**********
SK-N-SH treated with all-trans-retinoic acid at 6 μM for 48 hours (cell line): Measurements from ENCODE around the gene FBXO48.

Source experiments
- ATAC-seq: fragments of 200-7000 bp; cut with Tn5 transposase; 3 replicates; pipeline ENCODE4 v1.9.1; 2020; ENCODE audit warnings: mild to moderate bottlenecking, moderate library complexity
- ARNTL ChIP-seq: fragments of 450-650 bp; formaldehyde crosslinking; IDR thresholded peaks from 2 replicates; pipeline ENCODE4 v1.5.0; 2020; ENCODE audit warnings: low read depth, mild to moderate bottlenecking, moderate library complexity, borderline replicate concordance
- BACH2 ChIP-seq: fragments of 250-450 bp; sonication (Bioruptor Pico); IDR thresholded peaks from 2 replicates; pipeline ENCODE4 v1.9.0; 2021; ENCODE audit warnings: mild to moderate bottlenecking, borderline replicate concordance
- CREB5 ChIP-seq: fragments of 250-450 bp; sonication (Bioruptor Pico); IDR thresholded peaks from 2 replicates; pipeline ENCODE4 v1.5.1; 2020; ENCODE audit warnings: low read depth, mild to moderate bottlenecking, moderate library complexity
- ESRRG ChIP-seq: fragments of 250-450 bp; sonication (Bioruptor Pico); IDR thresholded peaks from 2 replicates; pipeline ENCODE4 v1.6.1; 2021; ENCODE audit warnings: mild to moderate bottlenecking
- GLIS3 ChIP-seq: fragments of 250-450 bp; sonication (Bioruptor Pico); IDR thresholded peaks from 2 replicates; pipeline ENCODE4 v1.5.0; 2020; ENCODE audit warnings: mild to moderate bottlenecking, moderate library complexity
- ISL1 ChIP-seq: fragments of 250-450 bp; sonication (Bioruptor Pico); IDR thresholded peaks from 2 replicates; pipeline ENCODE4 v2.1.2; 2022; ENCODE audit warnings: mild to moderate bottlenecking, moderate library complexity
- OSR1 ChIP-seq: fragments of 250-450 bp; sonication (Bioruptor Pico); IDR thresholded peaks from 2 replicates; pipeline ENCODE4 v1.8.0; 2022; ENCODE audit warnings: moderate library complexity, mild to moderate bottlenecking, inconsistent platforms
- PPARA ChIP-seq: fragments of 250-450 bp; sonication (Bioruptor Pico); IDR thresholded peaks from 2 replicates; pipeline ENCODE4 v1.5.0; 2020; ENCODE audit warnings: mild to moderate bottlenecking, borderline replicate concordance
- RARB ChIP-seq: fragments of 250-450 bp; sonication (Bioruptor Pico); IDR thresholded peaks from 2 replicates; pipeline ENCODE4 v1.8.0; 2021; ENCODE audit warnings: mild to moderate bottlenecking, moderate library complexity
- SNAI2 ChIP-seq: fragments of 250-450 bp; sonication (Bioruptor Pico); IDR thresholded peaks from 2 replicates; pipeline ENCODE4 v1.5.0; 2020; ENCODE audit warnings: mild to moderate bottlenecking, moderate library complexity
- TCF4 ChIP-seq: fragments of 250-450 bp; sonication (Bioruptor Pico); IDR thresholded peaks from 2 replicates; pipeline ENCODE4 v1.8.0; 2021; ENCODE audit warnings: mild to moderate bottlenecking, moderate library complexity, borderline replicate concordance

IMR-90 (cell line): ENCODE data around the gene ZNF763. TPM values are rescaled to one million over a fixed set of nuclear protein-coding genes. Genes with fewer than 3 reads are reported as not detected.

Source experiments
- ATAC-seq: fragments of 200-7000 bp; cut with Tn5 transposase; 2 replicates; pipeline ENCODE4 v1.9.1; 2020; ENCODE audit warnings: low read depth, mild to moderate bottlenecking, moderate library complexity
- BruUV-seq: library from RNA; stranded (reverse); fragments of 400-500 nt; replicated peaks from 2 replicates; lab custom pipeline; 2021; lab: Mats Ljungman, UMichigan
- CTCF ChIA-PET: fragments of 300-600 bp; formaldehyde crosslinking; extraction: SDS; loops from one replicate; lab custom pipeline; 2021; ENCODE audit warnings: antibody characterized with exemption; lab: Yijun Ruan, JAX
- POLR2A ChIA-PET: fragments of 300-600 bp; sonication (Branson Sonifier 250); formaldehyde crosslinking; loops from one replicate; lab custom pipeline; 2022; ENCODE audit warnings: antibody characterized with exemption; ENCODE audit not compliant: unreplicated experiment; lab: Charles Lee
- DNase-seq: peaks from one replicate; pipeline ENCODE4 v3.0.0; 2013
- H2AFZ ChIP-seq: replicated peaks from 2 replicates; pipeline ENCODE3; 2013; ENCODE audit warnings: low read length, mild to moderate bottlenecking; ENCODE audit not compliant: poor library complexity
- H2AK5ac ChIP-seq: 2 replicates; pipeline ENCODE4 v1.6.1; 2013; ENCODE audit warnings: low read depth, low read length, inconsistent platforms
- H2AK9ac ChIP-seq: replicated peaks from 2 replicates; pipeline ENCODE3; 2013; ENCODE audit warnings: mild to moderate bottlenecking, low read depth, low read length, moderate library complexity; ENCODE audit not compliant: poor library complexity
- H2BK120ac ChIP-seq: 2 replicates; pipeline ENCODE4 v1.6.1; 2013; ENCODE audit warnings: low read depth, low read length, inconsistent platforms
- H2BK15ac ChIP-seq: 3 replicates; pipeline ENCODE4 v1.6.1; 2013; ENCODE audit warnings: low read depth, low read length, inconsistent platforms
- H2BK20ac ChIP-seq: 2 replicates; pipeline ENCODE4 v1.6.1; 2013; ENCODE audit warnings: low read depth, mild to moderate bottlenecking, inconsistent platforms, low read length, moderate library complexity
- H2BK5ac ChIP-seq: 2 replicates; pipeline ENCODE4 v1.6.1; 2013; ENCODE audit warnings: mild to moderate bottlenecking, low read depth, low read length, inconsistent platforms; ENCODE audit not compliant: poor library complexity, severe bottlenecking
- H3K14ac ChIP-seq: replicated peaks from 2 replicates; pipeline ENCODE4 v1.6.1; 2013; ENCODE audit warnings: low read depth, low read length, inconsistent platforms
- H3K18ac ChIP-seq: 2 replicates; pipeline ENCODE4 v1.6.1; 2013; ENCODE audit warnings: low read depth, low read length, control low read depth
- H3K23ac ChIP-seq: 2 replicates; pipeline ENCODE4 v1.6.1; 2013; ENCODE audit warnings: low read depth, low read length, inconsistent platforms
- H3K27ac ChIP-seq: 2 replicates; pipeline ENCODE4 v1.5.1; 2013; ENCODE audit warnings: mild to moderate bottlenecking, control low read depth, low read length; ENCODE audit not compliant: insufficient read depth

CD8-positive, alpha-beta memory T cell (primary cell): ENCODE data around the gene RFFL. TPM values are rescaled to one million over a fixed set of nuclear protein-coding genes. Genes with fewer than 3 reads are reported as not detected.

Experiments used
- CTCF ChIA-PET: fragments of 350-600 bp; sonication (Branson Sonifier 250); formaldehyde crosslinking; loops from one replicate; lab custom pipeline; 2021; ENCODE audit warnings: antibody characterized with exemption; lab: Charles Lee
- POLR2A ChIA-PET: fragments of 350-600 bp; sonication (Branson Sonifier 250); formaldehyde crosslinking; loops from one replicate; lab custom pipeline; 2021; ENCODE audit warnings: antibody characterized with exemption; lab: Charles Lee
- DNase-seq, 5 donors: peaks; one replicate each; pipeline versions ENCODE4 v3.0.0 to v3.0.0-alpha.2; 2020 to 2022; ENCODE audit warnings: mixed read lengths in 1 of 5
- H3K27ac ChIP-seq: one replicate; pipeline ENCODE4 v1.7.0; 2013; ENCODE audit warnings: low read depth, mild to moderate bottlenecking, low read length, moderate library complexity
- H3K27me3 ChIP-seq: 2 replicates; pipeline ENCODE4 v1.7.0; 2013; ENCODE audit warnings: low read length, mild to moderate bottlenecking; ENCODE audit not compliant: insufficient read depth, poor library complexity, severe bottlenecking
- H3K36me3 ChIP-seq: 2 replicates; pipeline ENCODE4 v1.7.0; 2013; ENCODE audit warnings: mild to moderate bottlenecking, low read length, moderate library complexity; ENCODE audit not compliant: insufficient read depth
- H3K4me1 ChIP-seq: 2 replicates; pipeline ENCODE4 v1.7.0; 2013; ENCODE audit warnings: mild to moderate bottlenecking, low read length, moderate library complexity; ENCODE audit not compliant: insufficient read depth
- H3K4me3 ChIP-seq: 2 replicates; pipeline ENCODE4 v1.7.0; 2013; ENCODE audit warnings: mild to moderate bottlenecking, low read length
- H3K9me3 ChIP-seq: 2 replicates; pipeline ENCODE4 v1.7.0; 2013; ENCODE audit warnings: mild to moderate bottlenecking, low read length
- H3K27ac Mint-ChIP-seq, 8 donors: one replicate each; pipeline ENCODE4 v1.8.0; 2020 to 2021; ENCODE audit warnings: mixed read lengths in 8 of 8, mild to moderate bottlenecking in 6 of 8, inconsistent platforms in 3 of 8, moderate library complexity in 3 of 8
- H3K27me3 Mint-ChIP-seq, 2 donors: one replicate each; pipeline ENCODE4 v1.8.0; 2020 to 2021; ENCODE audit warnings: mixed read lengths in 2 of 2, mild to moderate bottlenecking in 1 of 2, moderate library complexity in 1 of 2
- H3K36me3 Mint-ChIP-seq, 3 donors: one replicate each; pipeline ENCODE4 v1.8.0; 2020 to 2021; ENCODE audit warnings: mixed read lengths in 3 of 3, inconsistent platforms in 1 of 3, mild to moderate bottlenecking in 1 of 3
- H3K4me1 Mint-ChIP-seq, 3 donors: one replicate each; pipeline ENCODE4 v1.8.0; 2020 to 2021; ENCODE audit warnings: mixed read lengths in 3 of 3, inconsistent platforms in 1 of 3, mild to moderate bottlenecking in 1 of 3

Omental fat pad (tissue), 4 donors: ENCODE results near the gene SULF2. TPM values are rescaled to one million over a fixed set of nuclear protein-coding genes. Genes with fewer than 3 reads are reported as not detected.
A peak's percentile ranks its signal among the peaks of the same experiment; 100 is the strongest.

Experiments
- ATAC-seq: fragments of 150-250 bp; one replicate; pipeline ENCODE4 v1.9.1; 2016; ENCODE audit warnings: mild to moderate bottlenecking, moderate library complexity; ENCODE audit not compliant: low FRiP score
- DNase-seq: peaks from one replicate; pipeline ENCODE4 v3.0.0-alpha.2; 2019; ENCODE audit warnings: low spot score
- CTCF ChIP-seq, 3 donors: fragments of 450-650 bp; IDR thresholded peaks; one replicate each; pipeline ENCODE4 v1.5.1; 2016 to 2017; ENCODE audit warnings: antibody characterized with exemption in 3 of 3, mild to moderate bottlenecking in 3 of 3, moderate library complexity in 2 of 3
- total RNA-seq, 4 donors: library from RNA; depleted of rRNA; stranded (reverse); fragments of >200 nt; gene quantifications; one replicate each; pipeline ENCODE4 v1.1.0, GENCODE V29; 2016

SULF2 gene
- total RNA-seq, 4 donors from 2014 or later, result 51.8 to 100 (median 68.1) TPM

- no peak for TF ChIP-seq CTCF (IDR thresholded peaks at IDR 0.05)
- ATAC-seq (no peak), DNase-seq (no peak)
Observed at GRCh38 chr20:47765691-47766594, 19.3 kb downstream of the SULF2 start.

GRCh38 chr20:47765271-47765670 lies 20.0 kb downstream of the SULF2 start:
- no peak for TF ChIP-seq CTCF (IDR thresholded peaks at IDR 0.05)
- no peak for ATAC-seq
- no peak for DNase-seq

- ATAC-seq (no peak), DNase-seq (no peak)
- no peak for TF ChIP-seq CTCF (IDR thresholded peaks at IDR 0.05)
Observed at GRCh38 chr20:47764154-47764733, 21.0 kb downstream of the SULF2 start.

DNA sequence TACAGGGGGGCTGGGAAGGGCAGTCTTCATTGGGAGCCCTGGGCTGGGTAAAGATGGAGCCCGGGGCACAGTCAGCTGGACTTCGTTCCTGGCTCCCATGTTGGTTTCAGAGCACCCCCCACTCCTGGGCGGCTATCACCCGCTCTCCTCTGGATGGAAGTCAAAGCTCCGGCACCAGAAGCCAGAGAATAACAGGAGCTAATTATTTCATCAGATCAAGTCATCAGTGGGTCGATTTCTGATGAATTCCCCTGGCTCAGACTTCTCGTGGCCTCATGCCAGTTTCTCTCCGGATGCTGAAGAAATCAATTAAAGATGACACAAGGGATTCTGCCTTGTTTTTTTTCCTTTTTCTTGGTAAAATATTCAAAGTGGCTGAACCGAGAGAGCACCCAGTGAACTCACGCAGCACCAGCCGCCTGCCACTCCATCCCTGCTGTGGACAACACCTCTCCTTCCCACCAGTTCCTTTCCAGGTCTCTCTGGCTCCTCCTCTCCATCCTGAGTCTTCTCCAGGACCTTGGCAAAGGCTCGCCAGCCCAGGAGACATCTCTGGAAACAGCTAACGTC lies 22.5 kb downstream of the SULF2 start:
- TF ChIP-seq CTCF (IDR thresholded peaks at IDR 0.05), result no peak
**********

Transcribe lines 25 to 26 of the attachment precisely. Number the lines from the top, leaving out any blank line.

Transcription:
- H2BK120ac ChIP-seq: 2 replicates; pipeline ENCODE4 v1.6.1; 2013; ENCODE audit warnings: low read depth, low read length, inconsistent platforms
- H2BK15ac ChIP-seq: 3 replicates; pipeline ENCODE4 v1.6.1; 2013; ENCODE audit warnings: low read depth, low read length, inconsistent platforms